Ex-Soldier Says Wales Police Have Stopped And Searched Him More Than 40 Times In 10 Years

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A Black ex-soldier claims that police in Wales stopped and searched him more than 40 times in the last decade, accusing authorities of racial profiling. Phil Powell, who currently runs an eatery, told Metro that police “constantly” searching him has had a negative impact on him.

Police allegedly pulled Powell over eight times in the last two years. The Aberaeron resident also stated that he has lost count of the number of times police have pulled him over. Powell claims Dyfed-Powys Police are targeting him because of the color of his skin, and he has videotaped several of the encounters. He also accuses law enforcement officers of assaulting him physically.

Powell claimed in one of the counter-claims that an officer “kneed” him in front of his wife and children. He also claimed that two “confrontational” police officers pulled him over after closely following his car, and that the officers usually breathalyze him and check his tyres and insurance.

Powell’s encounters with police are also sometimes violent, according to Metro. The Black ex-soldier was allegedly “kneed” by an officer after being stopped and searched in May 2020. His car keys were also taken by the officer.

“The officer stormed out and asked why I hadn’t pulled over right away. “I was completely calm, but he was enraged,” Powell recalled. “This guy was trying to provoke me and suggested there were reports about a white van in the area that’s been suspicious or some nonsense.

“Before I could produce my license and registration, this guy opened my door, grabbed my key, and kneed me as he pushed past.”

Eight days after that encounter, Powell claimed he was followed to his home by police, adding that the officers woke his family up around 1 am to allege he was speeding. “‘It’s not nice. The police came to the house at gone midnight and they were banging on the door – we had two young kids at the time who were fast asleep who were woken up by it – which is disturbing for them,” Powell’s wife said.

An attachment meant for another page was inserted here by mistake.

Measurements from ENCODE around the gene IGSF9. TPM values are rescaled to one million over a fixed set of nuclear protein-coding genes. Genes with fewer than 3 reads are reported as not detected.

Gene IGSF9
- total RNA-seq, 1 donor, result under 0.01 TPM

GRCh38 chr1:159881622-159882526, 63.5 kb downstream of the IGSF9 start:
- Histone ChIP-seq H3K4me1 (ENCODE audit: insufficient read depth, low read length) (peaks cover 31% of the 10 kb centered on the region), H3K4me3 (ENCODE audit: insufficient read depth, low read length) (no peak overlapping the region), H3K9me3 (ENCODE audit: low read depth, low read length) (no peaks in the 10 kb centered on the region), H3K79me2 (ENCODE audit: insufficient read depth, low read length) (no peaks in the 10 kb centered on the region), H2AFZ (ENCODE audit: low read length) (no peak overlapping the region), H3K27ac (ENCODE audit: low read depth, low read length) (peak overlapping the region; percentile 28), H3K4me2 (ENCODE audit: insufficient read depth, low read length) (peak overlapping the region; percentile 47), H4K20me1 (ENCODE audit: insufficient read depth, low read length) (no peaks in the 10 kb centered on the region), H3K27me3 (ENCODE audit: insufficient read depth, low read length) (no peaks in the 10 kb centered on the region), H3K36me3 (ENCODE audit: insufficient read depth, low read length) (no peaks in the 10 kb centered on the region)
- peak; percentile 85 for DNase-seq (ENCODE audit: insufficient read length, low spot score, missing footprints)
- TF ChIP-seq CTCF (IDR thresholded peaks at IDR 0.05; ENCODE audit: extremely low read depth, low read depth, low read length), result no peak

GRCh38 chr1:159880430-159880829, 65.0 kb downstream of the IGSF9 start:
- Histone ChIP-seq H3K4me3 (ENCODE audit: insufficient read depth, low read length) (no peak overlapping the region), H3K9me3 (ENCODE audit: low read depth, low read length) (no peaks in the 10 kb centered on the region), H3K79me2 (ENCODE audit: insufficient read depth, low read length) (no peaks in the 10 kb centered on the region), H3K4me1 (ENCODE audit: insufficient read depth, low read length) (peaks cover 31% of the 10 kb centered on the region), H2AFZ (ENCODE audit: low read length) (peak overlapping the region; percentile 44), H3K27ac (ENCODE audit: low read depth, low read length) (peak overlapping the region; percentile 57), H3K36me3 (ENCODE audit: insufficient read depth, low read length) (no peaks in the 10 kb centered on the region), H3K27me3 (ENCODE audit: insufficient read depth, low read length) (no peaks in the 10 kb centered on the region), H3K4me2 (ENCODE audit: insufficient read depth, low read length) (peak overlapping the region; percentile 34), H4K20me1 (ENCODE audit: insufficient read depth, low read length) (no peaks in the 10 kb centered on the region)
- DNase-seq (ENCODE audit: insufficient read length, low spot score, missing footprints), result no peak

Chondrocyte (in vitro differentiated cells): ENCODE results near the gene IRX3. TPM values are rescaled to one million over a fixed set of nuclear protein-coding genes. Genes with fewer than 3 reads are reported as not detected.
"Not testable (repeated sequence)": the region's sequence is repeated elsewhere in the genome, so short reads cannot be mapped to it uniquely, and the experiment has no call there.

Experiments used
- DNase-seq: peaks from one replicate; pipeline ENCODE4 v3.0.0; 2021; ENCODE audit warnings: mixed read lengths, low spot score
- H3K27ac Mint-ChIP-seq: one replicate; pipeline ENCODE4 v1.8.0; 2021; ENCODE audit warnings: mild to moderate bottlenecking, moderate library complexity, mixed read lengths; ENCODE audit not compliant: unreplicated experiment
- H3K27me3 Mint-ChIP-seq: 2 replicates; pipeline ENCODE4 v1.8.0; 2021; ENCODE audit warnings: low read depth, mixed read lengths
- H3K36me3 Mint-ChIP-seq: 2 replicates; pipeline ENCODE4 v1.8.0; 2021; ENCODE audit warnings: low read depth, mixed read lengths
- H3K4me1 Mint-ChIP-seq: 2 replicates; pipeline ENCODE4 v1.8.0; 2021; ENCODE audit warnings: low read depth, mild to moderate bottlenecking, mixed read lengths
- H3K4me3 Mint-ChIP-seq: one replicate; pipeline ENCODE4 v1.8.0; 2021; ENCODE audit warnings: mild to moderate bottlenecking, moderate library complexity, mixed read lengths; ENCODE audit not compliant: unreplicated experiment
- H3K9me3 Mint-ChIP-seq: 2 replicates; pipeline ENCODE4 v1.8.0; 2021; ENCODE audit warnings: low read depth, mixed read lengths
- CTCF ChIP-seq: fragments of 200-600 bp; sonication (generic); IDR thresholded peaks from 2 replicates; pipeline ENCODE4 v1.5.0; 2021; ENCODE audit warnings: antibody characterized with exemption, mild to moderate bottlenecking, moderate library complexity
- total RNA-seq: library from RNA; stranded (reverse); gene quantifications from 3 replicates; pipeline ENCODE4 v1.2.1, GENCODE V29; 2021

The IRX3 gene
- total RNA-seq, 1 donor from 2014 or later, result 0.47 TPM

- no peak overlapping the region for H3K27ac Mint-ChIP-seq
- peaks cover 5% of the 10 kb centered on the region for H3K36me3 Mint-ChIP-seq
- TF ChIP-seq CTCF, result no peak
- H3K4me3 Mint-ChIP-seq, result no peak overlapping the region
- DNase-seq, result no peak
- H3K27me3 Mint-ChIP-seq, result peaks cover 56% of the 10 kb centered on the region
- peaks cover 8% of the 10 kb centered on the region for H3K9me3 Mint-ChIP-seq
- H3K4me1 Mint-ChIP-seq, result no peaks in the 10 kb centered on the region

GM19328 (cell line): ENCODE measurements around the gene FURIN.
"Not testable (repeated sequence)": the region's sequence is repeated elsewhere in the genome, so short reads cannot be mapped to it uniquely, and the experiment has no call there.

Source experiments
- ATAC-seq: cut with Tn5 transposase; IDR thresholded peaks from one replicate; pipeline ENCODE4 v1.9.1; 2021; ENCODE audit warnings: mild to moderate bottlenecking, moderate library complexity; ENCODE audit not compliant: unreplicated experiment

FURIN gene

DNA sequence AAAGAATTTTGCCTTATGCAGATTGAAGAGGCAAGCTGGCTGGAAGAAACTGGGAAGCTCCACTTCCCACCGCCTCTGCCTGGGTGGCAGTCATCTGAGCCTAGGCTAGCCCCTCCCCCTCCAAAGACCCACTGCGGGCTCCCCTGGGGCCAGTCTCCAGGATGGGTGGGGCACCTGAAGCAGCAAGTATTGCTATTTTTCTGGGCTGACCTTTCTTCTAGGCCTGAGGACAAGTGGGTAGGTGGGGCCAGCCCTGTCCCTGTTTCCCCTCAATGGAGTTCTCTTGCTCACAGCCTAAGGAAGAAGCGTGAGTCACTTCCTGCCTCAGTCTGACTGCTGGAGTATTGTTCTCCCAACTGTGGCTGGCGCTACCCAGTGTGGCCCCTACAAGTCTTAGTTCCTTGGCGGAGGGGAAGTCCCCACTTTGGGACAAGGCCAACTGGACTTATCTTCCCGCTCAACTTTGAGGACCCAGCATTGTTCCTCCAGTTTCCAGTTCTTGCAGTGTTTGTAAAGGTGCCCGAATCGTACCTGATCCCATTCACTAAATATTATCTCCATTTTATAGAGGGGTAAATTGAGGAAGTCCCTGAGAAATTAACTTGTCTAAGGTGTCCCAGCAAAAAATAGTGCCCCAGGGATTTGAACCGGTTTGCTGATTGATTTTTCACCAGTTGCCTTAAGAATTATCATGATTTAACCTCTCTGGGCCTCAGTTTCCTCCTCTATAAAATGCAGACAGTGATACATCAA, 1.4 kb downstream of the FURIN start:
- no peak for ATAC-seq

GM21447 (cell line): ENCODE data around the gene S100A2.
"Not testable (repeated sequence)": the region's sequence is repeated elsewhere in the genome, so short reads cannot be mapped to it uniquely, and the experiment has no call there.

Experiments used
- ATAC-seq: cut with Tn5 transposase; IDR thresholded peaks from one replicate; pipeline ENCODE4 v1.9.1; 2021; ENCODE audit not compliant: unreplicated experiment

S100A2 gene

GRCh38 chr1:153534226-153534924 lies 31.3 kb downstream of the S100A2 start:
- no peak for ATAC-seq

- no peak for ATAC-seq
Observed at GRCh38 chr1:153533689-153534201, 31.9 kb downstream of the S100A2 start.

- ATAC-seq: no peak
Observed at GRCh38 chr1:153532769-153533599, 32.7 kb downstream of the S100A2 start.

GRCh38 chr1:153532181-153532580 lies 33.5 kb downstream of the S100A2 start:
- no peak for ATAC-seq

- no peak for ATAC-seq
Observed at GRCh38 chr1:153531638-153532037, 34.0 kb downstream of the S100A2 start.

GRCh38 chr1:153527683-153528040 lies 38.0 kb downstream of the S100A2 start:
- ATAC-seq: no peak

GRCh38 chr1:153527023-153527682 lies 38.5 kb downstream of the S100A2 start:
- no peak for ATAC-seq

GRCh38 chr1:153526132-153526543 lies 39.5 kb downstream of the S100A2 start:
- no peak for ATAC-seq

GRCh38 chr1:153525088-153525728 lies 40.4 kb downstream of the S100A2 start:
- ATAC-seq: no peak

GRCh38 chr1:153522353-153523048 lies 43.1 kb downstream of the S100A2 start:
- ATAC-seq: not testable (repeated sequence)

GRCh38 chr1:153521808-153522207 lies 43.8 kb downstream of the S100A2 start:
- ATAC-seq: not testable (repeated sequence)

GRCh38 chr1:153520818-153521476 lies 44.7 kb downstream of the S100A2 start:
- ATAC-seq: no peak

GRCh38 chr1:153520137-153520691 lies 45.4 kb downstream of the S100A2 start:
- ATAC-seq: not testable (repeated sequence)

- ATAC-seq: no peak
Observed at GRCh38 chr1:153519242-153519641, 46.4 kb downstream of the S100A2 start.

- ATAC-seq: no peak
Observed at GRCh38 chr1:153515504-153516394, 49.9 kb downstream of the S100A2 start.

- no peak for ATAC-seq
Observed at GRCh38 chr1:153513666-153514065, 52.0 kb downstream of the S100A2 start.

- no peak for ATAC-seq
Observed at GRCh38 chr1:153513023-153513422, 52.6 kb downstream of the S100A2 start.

“And obviously, it’s disturbing for my husband because he didn’t do anything wrong! He’s coming home after a long day in work just to be harassed by the police. It’s just totally unfair – he’s never done anything to deserve that. And it’s always happened!”

Powell also said he knows when he’s being pulled over because he has been racially profiled. “Believe me, I know the difference,” he added. “When a police officer comes up to you and instantly has an angry look on his face like he wants to fight, you’ll understand what I’m saying.”

He continued: “I’m 100% sure it’s racial profiling. Now it’s reached a point when, if I’m stopped, I’m just so angry I can’t help but let out my frustration. I’ve been stopped so many times it’s hard to keep track.”

Police in England and Wales can stop and search people if they have “reasonable grounds” to believe they are in possession of illegal drugs, a weapon, or stolen goods, according to Metro. However, some of these searches are conducted without “reasonable grounds.” Section 60 orders are what they’re called.

Statistics also show that police officers are seven times more likely to search Black people than White people. Dyfed-Powys police officers are also eight times more likely to search Black people than White officers.

“We are aware of the complainant’s concerns having received his complaint via the Independent Office for Police Conduct (IOPC) in May 2020,” a Dyfed-Powys Police spokesperson said.

“His complaint was recorded and his concerns were looked into at the time. It was found that on each occasion the complainant was stopped by police there was a legitimate and appropriate reason for doing so.

“In addition, there was no indication that race played any part in the decision to stop him. Upon conclusion of the complaint, the complainant was given a right to appeal the findings to the IOPC, however, he did not submit an appeal.

“The recent allegations have not yet been brought to the attention of Dyfed-Powys Police by the complainant, but a member of our Professional Standards Department will be making contact with him to discuss further.”

 

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